But, again, the experience with screen-based entertainment is that the rewards come more immediately, and are more flashy, and capture our attention in such a way that we forget the real world. Quite literally, in fact. Andrew’s Sensory Integration Disorder makes it harder for him, compared to his peers, to move and act in a way that is “normal.” When localizing the requirements of the entire body to the eyes, ears, and fingers, the experience changes.
There is light at the end of the tunnel, though. According to the therapists, who are acting not just on scientific studies but firsthand experience working with children “on the spectrum,” the metaphor between the alcoholic and the screen-loving child breaks down in the sense that re-learning at a neurological level can happen, especially at this young age. Whereas a recovered alcoholic is still an alcoholic and cannot ever have an alcoholic beverage without bringing on that strong sense of addiction (i.e. – pleasure is found here and only here), the child’s neural pathways can be reworked and rerouted via therapy and a stable environment.
In other words, with enough time and effort, Andrew’s desire to “learn the patterns” of real life will be just as rewarding as they would be in a videogame, or even in chess. Such is the case, for example, for an adult male who discovers later in life that he is not neurotypical (thanks This American Life for this great report). For Andrew, once he’s at a place in his life that he can enjoy quote-unquote real life as much as he enjoys the pre-structured, pixelated worlds that I also adore, he’ll be able to pick up a game and then walk away from it without those painful feelings of withdrawal.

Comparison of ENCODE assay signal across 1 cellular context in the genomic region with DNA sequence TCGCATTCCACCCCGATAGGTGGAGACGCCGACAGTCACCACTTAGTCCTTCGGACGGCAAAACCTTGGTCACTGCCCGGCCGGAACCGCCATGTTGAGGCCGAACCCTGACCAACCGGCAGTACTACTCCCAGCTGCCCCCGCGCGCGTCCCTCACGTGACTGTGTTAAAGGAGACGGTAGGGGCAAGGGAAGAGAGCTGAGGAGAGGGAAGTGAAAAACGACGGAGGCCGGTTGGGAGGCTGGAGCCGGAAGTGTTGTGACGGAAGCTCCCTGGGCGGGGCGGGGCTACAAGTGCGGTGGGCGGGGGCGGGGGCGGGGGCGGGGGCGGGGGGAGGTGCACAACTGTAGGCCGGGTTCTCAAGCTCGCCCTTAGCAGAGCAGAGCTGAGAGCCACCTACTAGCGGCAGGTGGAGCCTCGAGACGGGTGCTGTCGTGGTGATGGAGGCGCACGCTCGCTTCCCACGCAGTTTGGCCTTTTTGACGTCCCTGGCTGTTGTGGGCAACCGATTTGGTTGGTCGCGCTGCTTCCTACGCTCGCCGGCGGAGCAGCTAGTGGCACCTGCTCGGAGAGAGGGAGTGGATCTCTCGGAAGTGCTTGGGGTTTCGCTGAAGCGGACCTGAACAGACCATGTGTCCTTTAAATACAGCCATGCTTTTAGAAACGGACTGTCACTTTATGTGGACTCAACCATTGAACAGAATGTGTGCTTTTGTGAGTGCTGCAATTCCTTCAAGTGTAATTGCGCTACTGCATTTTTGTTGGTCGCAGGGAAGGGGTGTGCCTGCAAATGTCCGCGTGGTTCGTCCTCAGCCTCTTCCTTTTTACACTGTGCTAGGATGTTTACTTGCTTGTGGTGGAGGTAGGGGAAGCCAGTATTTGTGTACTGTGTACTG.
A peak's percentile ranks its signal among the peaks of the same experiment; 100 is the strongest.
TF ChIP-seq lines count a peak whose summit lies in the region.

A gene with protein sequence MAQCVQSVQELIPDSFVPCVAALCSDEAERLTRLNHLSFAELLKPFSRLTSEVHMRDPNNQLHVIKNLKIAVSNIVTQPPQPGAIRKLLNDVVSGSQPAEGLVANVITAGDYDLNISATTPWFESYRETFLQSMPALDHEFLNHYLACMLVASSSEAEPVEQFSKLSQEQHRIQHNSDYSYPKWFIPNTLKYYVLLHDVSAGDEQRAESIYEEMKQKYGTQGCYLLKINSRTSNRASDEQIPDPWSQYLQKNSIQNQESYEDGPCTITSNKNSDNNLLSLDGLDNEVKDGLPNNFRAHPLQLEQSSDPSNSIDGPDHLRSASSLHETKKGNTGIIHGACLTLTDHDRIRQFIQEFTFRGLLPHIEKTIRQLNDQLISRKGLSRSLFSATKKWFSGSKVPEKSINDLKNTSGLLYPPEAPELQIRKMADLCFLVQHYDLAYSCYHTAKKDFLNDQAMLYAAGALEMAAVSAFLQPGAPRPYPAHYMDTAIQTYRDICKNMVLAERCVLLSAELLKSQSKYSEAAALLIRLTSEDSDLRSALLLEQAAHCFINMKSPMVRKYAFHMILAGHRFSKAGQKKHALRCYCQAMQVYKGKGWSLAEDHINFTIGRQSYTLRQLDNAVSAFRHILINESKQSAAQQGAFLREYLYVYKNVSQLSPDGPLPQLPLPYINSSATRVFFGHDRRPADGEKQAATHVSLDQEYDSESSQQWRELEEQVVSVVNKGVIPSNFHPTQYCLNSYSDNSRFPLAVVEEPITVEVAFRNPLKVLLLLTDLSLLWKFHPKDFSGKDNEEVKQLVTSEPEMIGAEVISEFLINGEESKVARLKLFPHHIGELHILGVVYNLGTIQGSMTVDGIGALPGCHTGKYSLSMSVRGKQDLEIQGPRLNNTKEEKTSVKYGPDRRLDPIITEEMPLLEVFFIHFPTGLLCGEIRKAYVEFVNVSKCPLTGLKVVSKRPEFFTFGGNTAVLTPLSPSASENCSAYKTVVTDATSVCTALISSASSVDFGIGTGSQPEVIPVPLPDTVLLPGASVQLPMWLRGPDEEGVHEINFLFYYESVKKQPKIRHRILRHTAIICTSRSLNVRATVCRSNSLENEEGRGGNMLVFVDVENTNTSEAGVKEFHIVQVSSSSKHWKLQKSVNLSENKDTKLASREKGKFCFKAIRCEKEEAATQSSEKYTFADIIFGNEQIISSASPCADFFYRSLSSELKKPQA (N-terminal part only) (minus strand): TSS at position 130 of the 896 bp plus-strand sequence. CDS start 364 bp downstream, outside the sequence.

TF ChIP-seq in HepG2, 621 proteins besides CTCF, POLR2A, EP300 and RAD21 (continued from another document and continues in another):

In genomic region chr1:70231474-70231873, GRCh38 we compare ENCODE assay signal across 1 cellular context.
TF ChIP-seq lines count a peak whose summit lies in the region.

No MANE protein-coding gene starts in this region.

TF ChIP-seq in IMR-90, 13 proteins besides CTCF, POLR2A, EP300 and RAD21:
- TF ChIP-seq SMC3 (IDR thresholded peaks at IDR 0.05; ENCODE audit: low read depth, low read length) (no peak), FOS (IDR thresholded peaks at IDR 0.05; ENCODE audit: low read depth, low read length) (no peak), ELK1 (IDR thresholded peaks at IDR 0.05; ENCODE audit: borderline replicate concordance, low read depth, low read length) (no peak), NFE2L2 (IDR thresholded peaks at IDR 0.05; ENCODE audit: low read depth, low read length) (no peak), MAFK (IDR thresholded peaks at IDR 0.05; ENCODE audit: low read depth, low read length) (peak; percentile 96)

After all of these discussions had taken place, my wife and I were resolved to keep Andrew from playing videogames or even watching his father play videogames. The latter part I’m still struggling with internally, but externally, we’ve explained all of this to Andrew (in a way that makes sense to him) and life continues with fewer meltdowns. I look forward to the day that I can make good on my special father-son bonding times, but with Andrew’s condition and a long life ahead of us, there’s no need to rush.
Patrick Gann is a freelance writer who moonlights as a responsible adult. His personal blog and podcast are found at gameosaurus.com